Boston police probing a woman's claim that she was "hypnotized" into giving $160,000 to scam artists are investigating a possible connection to similar incidents in other cities, like New York and San Francisco.

A 57-year-old woman, who has not been identified, told authorities last week that she was hypnotized by a group of women while walking in Boston's Chinatown in April -- forcing her to turn over valuables that included jewelry, a Chinese passport and several thousands in cash.

The alleged victim, who speaks only Cantonese, said she was approached by three other Cantonese-speaking women, one of whom asked "random questions" about her family and then handed her a plastic bag, according to police. The woman told authorities she then went to get her valuables, put them in the bag and brought them to the suspects, all while in some sort of trance.

"The victim stated to officers she believes during the conversation she was hypnotized," the Boston Police Department said in a statement Friday. "The victim stated that she did not speak to the other two suspects. The victim further stated that she did not agree to be hypnotized by the suspect."

The bizarre incident prompted Boston authorities to contact police in other cities where similar scams allegedly using hypnosis have been reported. Boston police spokeswoman Elaine Driscoll confirmed to that detectives there have contacted the New York City and San Francisco police departments.

But the woman's claim that she gave away her belongings while hypnotized is "hogwash," said one well-known mentalist.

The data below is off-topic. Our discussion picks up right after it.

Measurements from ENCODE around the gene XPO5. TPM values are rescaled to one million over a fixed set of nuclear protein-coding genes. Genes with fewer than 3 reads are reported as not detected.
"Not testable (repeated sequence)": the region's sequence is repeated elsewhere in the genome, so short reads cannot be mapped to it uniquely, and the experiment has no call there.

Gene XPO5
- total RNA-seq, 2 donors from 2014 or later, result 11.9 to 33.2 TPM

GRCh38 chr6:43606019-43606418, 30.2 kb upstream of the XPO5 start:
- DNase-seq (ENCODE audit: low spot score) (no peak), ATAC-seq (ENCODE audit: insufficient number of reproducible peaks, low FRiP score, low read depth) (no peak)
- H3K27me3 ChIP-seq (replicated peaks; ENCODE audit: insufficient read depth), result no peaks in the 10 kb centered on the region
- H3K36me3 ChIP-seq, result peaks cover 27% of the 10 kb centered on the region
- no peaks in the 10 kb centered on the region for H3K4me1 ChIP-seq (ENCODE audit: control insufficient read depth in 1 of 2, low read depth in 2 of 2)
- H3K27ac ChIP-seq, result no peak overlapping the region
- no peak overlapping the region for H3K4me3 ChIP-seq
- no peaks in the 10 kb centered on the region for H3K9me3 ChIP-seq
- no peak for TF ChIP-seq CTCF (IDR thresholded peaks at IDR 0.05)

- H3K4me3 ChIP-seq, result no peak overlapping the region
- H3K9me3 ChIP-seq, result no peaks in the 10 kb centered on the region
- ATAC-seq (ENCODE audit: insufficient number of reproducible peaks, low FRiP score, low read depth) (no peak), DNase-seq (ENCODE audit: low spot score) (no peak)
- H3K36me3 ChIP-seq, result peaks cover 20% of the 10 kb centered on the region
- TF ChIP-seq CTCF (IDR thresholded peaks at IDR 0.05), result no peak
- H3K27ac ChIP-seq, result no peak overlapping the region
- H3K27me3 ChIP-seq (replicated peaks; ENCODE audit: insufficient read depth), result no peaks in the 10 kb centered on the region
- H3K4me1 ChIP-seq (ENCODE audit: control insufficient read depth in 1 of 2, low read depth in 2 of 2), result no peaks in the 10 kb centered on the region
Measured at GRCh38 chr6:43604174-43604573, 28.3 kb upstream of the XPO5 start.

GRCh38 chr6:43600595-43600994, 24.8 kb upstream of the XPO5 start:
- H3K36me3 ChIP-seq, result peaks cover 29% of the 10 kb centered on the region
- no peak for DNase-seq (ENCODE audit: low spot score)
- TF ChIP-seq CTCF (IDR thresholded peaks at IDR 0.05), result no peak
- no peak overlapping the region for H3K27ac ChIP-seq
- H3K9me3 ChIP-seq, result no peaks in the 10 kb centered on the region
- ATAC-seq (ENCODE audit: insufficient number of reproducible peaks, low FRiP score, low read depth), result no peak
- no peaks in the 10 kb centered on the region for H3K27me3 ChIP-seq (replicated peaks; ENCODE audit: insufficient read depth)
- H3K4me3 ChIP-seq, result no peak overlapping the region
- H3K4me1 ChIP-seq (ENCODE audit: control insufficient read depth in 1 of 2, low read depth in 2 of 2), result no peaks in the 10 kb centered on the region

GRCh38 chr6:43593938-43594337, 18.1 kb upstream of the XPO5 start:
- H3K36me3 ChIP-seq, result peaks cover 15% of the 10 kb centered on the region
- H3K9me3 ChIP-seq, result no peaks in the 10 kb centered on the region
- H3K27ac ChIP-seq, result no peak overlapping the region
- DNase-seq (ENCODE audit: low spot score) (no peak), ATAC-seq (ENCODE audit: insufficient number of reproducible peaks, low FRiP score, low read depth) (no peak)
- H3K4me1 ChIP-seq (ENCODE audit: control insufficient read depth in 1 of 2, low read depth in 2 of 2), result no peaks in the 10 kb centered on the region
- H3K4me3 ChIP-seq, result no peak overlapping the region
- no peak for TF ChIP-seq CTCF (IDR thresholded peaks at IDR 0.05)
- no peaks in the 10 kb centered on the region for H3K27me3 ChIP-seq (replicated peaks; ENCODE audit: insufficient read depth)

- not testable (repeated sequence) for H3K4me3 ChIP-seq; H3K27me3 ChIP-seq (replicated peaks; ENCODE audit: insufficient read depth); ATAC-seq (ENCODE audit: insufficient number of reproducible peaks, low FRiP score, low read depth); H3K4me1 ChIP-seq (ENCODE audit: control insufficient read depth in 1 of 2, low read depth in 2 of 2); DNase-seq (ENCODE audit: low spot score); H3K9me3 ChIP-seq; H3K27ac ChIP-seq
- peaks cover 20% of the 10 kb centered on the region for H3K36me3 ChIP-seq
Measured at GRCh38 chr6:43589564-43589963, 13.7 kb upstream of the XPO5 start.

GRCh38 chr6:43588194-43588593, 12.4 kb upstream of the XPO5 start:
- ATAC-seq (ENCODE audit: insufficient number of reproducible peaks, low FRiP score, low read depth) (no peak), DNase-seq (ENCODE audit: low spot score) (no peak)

"The story is unbelievable because it did not happen," said George Joseph Kresge, better known as "The Amazing Kreskin," who rose to fame in the 1970s when he hosted a television series called "The Amazing World of Kreskin."

"Hypnosis does not exist," he said. "If the police are involved in investigating whether she was hypnotized, they are wasting their time. In most cities in the U.S. today, hypnosis evidence is no longer allowed in the courtroom."

Kreskin claims the woman likely fell victim to the simple "power of suggestion" -- and was not in any induced, trance-like state that made her unaware of what she was doing.

He said the woman had to be completely conscious when she retrieved the money and handed it to the suspects, and suggested she may have been induced by a threat or promise by the other women.

"Conning and coercing people is rampant," he said. "When it's done with a team, it gives it more credibility."

Boston police are urging the public -- particularly those in the Asian community -- to watch out for such scams, which they said appear to target elderly victims.